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Commercial Disputes Weekly – Issue 45 November 2019

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The English High Court has confirmed that it has jurisdiction to consider a costs award made consequential on a substantive award appealed under section 69 Arbitration Act 1996. The decision, on which there was apparently a dearth of previous authority, is a useful clarification of the extent of the court’s powers on arbitration appeals.
Martin & Ors v Harris

In what may be the final nail in the coffin for the decision in Stone & Rolls v Moore Stephens, the Supreme Court has held that the fraudulent actions of a company’s director and sole shareholder could not be attributed to the company so as to enable a bank to escape liability for breach of its Quincecare duty to use reasonable skill and care when executing a customer’s orders.
Singularis Holdings Ltd (in official liquidation) (a company incorporated in the Cayman Islands) v Daiwa Capital Markets Europe Ltd

The Supreme Court has also provided reassurance and much needed guidance to liability insurers on their potential costs exposure in its decision that insurers were not liable for non-party costs in relation to group litigation where some of the claims were covered by the relevant policy but others were not.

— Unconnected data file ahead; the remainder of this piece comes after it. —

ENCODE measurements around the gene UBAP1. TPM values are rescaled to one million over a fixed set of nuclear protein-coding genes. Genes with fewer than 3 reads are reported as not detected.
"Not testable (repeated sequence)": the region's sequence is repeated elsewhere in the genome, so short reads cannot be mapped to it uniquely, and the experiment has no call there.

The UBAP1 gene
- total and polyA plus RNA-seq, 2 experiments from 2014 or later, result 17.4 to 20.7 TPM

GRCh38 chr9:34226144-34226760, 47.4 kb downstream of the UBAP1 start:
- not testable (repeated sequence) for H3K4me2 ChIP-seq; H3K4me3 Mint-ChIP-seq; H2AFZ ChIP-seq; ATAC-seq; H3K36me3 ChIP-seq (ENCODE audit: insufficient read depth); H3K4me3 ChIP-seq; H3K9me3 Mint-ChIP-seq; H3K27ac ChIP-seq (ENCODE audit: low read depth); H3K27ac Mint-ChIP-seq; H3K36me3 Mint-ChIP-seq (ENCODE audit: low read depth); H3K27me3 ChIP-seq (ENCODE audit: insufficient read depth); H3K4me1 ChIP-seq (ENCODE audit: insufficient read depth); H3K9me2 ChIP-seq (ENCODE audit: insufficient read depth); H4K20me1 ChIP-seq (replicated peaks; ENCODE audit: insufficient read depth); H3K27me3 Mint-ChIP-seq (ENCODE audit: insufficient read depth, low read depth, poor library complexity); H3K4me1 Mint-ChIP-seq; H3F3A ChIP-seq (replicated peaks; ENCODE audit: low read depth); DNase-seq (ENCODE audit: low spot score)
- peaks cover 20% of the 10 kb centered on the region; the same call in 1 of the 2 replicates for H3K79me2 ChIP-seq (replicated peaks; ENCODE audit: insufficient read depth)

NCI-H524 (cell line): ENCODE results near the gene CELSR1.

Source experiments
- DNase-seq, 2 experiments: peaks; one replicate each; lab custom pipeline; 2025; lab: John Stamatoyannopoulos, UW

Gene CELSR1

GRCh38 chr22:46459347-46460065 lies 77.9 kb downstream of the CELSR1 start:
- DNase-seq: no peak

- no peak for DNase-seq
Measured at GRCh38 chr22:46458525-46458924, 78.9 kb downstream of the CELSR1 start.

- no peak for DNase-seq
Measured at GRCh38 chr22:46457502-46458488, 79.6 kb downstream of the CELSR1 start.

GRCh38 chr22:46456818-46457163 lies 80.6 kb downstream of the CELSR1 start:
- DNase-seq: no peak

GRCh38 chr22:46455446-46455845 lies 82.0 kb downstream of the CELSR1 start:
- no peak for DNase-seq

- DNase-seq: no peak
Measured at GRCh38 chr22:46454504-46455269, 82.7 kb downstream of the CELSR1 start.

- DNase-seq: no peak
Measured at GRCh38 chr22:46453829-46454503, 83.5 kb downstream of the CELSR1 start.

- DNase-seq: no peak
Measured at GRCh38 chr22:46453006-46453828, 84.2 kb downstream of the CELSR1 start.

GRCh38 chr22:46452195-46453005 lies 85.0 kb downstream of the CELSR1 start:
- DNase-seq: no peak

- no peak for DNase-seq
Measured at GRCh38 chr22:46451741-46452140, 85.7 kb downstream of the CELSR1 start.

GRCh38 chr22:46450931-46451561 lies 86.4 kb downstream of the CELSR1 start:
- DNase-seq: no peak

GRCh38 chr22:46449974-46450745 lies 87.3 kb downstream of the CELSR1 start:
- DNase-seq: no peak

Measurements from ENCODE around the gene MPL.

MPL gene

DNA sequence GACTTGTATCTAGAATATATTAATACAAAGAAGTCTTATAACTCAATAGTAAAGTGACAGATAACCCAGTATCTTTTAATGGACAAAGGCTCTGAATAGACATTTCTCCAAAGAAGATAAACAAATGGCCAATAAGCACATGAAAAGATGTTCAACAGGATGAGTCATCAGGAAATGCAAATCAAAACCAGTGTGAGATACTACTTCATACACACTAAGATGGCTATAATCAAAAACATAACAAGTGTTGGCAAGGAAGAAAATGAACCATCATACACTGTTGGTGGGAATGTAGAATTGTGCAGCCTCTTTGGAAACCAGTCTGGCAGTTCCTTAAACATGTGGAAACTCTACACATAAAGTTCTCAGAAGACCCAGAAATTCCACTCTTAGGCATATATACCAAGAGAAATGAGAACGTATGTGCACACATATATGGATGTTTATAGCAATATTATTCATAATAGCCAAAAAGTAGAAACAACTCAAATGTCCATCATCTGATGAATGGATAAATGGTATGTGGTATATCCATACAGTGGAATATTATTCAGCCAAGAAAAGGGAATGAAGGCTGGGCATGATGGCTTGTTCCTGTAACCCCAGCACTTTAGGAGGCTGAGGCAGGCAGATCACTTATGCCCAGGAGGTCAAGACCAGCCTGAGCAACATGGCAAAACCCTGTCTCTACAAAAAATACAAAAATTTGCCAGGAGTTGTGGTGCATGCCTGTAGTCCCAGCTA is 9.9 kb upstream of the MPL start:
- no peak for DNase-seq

Travelers Insurance Company Ltd v XYZ

Finally, in a useful decision for property owners, the Supreme Court has clarified that a landlord may reasonably refuse consent under a fully qualified leasehold covenant to the doing of something by the tenant which increases the risk of leasehold enfranchisement, even if the lease was granted after the Leasehold Reform Act 1967.
Sequent Nominees Ltd (formerly Rotrust Nominees Ltd) v Hautford Ltd (a company registered in the British Virgin Islands)


Should you wish to discuss any of these cases in further detail, please speak with a member of our London dispute resolution team below, or your regular contact at Watson Farley & Williams:

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